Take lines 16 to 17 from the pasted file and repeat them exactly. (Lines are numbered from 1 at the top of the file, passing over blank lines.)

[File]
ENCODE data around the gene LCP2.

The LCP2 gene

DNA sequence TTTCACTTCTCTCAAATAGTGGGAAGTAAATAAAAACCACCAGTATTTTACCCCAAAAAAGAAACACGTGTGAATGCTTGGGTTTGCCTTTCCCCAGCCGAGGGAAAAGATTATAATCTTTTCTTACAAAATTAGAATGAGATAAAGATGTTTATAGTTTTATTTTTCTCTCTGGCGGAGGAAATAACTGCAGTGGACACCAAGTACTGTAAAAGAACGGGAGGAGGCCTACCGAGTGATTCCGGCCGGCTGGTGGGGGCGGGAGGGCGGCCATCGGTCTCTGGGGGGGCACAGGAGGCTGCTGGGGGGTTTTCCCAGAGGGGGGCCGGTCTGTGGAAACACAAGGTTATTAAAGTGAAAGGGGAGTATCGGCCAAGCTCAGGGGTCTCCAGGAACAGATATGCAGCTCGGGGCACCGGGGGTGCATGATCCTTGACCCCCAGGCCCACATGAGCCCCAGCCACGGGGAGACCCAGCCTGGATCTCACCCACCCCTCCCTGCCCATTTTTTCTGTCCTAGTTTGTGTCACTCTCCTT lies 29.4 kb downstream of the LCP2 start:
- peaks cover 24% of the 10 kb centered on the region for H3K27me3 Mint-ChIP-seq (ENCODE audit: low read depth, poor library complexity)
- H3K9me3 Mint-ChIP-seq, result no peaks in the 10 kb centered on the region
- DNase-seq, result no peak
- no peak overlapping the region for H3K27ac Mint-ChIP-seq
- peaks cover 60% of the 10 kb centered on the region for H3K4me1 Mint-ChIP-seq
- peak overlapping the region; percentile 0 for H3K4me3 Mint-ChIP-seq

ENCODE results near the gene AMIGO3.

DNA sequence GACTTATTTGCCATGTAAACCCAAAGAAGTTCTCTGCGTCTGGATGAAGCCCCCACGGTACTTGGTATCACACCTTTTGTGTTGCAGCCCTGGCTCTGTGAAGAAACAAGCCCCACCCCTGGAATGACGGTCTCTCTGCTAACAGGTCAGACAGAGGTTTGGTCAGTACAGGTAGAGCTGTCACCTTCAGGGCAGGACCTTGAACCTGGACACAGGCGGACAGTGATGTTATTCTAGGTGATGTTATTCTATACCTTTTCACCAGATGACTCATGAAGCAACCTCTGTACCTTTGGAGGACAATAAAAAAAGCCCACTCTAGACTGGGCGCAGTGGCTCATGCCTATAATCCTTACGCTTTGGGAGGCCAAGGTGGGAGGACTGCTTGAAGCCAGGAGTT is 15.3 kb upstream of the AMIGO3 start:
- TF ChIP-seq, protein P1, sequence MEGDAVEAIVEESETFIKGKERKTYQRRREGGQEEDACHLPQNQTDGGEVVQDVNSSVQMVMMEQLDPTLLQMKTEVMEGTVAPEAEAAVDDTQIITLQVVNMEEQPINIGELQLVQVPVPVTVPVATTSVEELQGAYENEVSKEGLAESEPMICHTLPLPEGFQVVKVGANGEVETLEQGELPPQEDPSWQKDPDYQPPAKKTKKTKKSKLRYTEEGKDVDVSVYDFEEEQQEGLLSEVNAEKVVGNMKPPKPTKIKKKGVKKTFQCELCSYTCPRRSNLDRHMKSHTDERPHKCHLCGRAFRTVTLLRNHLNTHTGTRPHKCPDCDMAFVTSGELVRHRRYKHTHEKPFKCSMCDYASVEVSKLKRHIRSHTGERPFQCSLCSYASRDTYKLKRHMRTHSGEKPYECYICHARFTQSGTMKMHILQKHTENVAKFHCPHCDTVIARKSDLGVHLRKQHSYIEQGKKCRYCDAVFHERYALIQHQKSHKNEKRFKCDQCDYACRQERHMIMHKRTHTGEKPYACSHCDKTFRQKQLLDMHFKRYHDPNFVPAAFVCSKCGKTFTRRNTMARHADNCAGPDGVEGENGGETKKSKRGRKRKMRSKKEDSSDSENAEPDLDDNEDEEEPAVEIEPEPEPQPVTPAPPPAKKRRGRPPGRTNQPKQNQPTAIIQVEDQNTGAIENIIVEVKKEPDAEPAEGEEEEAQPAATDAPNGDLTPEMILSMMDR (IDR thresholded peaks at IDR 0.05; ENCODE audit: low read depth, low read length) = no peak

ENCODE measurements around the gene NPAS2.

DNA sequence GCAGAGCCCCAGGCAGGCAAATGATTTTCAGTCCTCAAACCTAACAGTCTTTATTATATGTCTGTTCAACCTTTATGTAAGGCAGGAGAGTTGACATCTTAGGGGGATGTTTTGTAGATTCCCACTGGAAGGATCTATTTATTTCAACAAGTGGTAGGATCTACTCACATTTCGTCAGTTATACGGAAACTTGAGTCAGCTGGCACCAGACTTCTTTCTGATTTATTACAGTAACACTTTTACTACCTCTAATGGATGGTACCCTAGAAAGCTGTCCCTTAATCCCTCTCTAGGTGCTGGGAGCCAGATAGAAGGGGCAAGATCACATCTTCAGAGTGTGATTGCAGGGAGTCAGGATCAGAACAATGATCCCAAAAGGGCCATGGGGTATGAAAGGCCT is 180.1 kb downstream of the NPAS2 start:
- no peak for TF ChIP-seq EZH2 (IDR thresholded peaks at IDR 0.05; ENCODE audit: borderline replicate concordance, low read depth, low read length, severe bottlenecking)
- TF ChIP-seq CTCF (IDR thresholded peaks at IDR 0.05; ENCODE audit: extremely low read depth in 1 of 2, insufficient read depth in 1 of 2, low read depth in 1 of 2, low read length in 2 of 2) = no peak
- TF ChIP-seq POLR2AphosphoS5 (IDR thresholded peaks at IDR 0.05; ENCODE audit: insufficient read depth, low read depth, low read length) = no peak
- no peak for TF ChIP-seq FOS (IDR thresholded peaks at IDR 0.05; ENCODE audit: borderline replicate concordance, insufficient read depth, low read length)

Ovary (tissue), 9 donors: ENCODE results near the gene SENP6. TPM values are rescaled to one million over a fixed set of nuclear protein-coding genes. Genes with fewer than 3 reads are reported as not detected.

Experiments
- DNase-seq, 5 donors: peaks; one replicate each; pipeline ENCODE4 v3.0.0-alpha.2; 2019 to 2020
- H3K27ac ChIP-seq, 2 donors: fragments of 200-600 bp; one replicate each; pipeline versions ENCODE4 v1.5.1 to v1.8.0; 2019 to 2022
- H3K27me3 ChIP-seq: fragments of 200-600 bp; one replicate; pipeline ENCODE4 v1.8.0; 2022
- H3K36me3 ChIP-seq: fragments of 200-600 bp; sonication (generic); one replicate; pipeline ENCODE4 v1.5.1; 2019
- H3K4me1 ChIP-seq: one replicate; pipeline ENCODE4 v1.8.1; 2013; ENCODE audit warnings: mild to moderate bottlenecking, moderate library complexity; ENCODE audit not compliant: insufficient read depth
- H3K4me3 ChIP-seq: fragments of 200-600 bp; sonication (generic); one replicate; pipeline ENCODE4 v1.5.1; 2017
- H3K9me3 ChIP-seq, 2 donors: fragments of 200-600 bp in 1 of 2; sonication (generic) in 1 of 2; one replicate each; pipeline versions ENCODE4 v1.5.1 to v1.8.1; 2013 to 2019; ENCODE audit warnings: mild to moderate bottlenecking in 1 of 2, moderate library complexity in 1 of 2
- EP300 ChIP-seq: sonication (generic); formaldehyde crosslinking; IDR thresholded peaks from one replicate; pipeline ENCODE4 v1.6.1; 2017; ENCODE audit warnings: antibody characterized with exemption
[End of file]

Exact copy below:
- TF ChIP-seq CTCF (IDR thresholded peaks at IDR 0.05; ENCODE audit: extremely low read depth in 1 of 2, insufficient read depth in 1 of 2, low read depth in 1 of 2, low read length in 2 of 2) = no peak
- TF ChIP-seq POLR2AphosphoS5 (IDR thresholded peaks at IDR 0.05; ENCODE audit: insufficient read depth, low read depth, low read length) = no peak